The Tax Court on Thursday allowed an attorney to deduct some, but not all, of the expenses of caring for 70-80 foster cats as charitable deductions.
, 136 T.C. No. 25 (June 2, 2011):
Van Dusen, a resident of Oakland, California, is an attorney who cared for cats in her private residence in 2004. Van Dusen volunteered for an organization called Fix Our Ferals and argues that her out-of-pocket expenses for caring for cats qualify as charitable contributions to that organization. The parties stipulate that Fix Our Ferals is a § 501(c)(3) organization. ...
Van Dusen was a Fix Our Ferals volunteer in 2004. She trapped feral cats, had them neutered, obtained vaccinations and necessary medical treatments, housed them while they recuperated, and released them back into the wild. She also provided longterm foster care to cats in her home. She attempted to place long-term foster cats in one of two no-kill shelters, Berkeley East Bay Humane Society or East Bay Society for the Prevention of Cruelty to Animals, or otherwise find them adoptive homes. Some foster cats, however, stayed with her indefinitely. In 2004, Van Dusen had between 70 and 80 cats total, of which approximately 7 were pets. The pet cats had names, but the foster cats generally did not. Most cats roamed freely around Van Dusen’s home (except for bathrooms) and resided in common areas. Less domesticated cats stayed in a separate room called the “feral room”. Some cats lived in cages for taming. Others lived in cages because of illness.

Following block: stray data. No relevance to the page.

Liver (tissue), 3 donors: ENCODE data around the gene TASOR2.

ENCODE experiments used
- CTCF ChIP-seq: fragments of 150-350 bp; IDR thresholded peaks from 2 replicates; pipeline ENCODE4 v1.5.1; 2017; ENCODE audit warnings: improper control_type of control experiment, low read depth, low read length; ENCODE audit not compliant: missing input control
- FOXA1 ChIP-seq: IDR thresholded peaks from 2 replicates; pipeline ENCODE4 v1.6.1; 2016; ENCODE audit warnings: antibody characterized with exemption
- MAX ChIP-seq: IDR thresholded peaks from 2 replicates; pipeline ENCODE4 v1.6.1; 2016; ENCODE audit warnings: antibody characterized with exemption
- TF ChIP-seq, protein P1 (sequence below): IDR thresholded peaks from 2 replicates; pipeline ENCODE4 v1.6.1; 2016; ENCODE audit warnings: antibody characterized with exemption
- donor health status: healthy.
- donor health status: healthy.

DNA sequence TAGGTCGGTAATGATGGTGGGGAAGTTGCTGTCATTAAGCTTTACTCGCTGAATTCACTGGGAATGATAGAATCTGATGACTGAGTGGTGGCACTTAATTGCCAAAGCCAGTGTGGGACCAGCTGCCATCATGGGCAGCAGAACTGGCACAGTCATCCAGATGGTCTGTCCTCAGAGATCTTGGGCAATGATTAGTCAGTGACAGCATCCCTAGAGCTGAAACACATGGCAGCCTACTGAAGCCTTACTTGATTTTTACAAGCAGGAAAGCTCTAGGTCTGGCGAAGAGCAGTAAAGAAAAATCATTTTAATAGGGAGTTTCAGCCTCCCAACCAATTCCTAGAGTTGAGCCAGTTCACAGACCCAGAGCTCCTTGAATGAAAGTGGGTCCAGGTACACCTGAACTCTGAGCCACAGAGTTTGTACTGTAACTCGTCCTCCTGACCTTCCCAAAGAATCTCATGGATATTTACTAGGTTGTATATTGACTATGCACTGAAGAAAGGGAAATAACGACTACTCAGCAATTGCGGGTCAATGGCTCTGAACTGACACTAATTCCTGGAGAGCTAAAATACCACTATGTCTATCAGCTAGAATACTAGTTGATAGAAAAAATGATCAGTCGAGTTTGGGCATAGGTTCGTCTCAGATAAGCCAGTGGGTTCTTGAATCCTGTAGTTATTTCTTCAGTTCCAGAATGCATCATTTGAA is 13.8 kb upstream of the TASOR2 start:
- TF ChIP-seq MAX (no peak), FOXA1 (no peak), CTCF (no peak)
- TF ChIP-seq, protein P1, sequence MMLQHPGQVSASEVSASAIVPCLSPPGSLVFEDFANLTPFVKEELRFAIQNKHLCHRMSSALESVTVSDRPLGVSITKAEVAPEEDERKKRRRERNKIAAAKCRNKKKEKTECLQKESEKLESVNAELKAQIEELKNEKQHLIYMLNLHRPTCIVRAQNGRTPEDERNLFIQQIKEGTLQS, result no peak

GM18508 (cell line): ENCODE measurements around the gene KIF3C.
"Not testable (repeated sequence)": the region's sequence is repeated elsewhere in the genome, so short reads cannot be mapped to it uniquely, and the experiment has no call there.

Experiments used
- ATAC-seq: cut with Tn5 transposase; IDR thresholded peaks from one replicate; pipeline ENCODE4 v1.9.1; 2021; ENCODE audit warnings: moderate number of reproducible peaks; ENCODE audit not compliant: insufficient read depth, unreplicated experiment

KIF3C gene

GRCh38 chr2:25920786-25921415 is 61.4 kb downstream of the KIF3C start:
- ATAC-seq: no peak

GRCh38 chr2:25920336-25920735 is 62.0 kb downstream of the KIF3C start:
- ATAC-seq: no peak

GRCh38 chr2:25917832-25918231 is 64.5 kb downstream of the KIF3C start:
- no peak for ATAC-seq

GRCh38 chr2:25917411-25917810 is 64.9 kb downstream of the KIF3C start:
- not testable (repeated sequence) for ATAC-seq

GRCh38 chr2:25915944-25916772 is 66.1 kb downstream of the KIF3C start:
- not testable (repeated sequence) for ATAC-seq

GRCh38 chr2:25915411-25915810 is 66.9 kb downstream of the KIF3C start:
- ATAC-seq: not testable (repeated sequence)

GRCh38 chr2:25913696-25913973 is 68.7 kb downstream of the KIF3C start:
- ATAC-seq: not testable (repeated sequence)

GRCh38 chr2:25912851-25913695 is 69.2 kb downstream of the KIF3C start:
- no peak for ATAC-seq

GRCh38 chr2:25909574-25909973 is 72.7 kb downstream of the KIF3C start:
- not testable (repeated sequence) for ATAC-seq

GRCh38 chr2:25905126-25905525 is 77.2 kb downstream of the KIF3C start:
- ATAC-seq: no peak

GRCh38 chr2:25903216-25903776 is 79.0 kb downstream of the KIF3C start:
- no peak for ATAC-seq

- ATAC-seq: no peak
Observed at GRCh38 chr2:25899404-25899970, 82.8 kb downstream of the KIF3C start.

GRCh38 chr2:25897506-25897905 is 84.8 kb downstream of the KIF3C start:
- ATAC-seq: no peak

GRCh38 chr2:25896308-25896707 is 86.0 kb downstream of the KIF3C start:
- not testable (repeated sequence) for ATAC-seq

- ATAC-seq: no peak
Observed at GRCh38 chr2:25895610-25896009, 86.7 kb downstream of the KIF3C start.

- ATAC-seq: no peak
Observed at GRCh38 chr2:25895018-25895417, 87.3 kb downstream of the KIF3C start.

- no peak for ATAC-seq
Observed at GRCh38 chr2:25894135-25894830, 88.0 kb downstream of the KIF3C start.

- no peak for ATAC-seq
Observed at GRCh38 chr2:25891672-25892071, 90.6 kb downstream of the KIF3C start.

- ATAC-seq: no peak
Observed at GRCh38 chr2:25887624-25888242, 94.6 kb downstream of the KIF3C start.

Van Dusen devoted essentially her entire life outside of work to caring for the cats. Each day she fed, cleaned, and looked after the cats. She laundered the cats’ bedding and sanitized the floors, household surfaces, and cages. Van Dusen even purchased a house “with the idea of fostering in mind”....
We find that taking care of foster cats was a service performed for Fix Our Ferals, a § 501(c)(3) organization that specializes in the neutering of wild cats. Some of Van Dusen’s expenses are categorically not related to taking care of foster cats and are therefore not deductible. These expenses are the cost of cremating a pet cat, bar association dues, and DMV fees. Some of Van Dusen’s other expenses are not solely attributable to foster cat care and are not deductible. These expenses are the cost of repairing her wet/dry vacuum and her membership dues at a store.
Other expenses are attributable to the services Van Dusen provided to Fix Our Ferals. These expenses are 90% of her veterinary expenses and pet supplies and 50% of her cleaning supplies and utility bills. Some payments to Orchard Supply Hardware and Lowe’s for pet supplies, however, are disallowed because the amounts spent on pet supplies cannot be determined with precision. In deciding whether Van Dusen kept adequate records of the expenses attributable to her volunteer services, we hold that the regulatory requirements for money contributions govern Van Dusen’s expenses of less than $250. Van Dusen has met the requirements for these less than $250 expenses. Her records are acceptable substitutes for canceled checks under the substantial compliance doctrine. For expenses of $250 or more, however, Van Dusen does not have contemporaneous written acknowledgment from Fix Our Ferals. Therefore, these expenses are not deductible.